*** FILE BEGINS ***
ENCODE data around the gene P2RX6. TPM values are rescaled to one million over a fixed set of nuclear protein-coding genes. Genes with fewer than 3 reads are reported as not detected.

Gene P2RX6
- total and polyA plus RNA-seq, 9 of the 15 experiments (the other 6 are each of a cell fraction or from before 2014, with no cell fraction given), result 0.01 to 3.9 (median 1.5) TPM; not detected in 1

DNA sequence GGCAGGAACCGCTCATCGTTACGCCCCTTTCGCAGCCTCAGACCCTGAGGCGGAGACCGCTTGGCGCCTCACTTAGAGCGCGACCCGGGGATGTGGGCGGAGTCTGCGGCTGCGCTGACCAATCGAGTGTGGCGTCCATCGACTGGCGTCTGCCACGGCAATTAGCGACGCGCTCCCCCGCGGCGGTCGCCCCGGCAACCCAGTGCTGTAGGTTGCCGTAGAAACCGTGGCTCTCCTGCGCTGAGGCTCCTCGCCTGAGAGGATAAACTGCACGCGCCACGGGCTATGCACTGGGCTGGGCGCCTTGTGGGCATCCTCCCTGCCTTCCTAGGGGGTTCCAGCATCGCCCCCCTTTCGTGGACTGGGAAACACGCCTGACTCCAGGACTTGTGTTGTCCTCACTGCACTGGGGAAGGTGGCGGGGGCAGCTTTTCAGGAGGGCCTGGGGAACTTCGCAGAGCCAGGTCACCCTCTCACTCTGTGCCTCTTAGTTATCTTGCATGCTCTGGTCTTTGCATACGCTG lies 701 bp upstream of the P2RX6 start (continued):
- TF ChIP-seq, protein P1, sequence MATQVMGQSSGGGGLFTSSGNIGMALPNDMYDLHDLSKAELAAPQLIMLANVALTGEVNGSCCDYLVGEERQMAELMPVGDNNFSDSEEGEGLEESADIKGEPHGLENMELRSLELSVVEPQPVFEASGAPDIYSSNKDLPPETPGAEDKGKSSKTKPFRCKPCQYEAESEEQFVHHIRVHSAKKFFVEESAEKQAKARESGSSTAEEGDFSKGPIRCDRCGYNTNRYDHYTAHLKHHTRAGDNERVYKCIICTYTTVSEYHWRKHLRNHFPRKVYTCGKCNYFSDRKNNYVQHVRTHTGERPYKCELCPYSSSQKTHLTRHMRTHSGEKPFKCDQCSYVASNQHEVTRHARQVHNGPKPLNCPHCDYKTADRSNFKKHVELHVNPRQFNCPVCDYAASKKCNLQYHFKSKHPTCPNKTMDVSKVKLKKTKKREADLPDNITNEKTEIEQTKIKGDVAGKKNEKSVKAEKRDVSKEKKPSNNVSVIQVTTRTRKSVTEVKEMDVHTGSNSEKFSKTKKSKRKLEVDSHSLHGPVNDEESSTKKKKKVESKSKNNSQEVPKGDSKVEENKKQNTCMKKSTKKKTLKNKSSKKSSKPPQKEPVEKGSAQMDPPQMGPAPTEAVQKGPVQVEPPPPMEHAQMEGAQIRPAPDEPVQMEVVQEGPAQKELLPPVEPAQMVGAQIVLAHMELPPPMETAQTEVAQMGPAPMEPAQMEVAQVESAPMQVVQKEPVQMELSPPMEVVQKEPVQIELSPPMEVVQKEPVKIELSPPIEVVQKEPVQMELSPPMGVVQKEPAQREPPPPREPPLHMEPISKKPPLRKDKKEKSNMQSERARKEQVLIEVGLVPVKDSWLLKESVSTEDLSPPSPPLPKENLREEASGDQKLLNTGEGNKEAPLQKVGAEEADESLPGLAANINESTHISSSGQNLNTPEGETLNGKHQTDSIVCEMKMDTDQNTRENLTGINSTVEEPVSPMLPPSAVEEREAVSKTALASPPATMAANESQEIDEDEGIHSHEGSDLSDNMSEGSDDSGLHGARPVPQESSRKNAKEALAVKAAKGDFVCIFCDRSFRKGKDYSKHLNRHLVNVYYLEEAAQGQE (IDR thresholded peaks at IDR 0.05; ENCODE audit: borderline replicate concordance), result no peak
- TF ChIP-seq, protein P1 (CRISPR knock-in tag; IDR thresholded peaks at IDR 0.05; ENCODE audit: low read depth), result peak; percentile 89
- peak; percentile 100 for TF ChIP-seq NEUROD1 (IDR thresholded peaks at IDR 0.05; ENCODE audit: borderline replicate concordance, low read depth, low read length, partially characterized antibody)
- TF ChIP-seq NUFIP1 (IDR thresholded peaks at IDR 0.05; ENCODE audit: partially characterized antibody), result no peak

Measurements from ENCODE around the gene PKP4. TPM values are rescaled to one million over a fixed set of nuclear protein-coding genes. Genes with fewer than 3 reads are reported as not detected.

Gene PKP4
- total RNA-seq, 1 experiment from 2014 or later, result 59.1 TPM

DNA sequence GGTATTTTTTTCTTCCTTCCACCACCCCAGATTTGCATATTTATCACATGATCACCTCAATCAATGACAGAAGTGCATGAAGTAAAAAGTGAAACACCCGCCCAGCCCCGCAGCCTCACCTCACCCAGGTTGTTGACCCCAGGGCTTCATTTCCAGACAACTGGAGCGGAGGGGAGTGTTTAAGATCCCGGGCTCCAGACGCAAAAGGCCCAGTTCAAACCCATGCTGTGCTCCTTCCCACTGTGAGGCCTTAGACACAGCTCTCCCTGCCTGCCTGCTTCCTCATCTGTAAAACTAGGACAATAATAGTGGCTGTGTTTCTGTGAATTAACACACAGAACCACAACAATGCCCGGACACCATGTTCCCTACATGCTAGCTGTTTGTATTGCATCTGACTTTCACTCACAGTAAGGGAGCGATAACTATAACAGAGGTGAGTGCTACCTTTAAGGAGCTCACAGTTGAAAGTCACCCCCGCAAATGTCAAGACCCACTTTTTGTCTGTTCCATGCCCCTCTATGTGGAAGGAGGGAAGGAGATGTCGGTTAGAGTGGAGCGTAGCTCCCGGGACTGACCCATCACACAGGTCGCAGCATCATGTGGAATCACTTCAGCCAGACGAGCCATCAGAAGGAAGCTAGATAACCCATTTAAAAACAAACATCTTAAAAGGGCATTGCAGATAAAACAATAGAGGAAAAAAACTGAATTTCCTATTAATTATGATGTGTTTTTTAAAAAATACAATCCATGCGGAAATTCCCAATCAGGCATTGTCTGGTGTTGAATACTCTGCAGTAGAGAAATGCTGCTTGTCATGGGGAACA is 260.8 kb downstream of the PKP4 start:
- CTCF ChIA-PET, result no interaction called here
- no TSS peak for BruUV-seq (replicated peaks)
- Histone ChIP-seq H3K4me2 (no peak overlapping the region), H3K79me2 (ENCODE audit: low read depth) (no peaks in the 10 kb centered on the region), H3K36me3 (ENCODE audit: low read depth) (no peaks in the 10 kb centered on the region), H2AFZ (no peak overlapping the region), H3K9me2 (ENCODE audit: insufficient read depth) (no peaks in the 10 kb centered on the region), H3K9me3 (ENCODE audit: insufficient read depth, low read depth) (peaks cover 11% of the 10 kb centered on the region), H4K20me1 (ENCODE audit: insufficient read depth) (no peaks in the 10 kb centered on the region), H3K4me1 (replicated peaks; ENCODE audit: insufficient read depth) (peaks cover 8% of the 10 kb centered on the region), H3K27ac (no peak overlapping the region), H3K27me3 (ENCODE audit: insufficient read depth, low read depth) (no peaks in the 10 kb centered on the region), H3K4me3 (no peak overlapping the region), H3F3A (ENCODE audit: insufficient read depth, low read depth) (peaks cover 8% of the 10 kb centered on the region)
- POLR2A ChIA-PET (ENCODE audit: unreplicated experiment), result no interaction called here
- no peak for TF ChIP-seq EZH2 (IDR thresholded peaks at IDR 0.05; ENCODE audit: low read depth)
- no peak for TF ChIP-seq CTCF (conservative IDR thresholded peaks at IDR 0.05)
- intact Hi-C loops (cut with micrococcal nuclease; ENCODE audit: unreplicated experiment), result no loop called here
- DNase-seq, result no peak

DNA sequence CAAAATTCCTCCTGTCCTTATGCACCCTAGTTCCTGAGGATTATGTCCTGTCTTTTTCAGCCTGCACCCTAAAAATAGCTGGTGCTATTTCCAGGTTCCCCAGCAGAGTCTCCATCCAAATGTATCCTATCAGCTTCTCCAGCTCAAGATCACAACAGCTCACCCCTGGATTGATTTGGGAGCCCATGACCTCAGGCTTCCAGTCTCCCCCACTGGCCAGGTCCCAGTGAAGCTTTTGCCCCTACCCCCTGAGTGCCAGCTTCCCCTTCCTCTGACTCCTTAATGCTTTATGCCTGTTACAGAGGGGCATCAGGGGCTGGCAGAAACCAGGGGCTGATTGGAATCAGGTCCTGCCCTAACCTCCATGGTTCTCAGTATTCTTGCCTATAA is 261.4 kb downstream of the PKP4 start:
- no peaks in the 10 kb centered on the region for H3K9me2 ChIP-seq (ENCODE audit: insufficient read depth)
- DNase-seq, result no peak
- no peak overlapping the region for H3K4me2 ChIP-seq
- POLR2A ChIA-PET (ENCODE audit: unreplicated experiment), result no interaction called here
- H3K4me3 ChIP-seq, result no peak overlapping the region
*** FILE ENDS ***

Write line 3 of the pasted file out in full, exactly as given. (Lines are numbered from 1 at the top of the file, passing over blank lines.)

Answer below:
- total and polyA plus RNA-seq, 9 of the 15 experiments (the other 6 are each of a cell fraction or from before 2014, with no cell fraction given), result 0.01 to 3.9 (median 1.5) TPM; not detected in 1